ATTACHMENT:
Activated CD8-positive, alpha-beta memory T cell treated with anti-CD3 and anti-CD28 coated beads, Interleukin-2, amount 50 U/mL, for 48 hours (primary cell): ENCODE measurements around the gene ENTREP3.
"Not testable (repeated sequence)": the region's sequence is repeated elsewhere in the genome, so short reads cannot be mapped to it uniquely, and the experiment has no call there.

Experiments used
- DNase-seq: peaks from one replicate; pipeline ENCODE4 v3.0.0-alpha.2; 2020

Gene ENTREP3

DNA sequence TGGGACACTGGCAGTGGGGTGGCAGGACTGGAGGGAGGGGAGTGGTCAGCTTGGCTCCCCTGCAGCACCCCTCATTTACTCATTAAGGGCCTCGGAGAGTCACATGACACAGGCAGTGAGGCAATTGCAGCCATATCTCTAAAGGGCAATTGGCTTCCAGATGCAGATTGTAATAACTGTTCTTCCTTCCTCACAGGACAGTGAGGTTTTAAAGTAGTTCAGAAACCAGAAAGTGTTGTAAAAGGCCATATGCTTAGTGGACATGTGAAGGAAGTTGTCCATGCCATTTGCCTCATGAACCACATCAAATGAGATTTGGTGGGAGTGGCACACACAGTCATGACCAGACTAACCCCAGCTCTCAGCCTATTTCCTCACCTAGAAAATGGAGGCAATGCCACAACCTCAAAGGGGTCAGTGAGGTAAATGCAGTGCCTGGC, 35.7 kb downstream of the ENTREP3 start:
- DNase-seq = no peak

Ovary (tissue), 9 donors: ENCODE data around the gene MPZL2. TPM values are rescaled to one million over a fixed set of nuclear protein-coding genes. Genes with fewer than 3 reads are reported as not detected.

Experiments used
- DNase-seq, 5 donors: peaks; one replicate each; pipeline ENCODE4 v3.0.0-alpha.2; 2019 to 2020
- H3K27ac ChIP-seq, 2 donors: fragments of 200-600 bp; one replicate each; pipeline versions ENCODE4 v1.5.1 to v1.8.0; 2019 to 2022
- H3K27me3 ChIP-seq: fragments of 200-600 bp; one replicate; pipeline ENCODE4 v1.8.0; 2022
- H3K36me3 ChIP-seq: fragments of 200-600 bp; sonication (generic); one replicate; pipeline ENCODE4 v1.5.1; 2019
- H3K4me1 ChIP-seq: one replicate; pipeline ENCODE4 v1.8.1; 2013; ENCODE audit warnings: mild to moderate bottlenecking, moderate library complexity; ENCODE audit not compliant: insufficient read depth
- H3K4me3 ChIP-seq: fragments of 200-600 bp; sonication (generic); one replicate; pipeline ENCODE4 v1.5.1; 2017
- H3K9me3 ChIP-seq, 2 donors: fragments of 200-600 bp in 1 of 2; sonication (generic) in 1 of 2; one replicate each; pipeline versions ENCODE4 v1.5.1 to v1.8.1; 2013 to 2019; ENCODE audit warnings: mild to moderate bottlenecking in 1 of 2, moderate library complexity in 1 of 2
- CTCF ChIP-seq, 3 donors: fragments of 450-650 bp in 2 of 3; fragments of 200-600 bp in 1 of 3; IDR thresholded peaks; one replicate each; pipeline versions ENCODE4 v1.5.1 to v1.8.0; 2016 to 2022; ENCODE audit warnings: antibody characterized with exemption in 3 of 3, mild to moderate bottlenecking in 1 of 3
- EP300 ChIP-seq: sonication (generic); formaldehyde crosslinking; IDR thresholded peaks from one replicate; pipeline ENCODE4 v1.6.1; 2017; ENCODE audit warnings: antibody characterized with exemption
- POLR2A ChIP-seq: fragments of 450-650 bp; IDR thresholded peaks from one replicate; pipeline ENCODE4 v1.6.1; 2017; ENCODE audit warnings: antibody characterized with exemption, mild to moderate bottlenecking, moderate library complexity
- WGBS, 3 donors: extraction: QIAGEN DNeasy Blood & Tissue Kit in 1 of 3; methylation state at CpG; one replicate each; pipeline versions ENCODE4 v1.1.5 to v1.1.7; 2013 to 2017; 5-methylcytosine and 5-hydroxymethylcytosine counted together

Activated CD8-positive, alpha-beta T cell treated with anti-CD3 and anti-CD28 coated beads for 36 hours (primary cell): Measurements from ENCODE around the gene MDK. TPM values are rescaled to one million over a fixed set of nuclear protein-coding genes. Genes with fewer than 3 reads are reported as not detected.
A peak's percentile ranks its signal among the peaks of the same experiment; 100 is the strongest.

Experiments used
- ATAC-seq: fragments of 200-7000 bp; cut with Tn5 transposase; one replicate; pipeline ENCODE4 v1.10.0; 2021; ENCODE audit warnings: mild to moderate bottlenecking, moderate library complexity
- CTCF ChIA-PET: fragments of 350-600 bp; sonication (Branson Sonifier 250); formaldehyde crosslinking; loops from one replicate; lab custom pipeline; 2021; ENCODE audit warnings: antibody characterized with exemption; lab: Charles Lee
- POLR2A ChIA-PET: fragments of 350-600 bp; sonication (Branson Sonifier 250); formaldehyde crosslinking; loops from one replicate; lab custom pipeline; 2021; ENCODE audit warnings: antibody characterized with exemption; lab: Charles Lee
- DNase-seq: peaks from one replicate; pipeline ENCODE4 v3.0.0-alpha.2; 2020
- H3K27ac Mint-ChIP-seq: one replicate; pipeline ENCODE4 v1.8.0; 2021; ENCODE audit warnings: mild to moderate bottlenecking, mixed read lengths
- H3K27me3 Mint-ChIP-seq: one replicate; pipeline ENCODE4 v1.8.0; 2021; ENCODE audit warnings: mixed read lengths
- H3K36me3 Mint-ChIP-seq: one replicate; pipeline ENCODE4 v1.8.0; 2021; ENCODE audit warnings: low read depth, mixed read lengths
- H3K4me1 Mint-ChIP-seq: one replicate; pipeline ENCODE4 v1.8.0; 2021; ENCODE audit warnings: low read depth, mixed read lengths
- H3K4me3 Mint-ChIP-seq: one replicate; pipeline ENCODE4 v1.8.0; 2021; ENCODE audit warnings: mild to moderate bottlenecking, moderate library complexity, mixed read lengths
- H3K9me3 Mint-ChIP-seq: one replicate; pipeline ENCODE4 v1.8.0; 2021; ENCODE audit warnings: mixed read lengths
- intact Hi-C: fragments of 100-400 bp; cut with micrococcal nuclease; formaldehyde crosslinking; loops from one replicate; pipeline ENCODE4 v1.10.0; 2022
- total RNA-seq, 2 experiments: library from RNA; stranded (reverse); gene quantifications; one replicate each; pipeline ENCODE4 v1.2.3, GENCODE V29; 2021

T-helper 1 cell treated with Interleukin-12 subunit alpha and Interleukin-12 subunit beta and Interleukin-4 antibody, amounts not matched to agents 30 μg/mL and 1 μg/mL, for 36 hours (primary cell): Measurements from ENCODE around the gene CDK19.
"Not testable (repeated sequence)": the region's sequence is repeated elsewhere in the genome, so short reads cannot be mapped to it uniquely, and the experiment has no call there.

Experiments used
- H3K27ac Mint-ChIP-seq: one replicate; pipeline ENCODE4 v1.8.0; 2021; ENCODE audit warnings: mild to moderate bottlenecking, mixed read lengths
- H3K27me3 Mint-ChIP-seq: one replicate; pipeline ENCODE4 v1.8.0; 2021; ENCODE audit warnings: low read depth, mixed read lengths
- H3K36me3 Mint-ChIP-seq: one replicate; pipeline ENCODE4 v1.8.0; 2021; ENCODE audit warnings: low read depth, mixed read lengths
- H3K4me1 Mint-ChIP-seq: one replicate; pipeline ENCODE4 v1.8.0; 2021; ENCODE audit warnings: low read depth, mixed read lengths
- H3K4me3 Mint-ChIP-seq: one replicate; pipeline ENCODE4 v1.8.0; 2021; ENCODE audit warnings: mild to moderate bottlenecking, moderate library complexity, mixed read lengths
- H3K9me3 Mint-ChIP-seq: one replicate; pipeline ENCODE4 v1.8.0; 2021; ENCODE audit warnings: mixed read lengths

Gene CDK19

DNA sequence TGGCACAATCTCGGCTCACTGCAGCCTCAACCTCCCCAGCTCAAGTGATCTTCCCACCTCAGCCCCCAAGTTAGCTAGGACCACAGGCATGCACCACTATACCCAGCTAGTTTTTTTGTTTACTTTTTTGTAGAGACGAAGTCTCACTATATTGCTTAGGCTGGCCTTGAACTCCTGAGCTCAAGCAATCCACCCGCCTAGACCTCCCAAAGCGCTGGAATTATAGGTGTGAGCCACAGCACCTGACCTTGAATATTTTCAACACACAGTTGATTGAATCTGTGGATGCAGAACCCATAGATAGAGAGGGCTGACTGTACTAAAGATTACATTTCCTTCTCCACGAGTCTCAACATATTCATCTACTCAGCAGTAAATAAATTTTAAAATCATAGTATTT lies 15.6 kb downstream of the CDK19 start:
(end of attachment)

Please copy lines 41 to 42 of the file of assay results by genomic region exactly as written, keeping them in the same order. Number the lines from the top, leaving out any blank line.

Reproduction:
- H3K36me3 Mint-ChIP-seq: one replicate; pipeline ENCODE4 v1.8.0; 2021; ENCODE audit warnings: low read depth, mixed read lengths
- H3K4me1 Mint-ChIP-seq: one replicate; pipeline ENCODE4 v1.8.0; 2021; ENCODE audit warnings: low read depth, mixed read lengths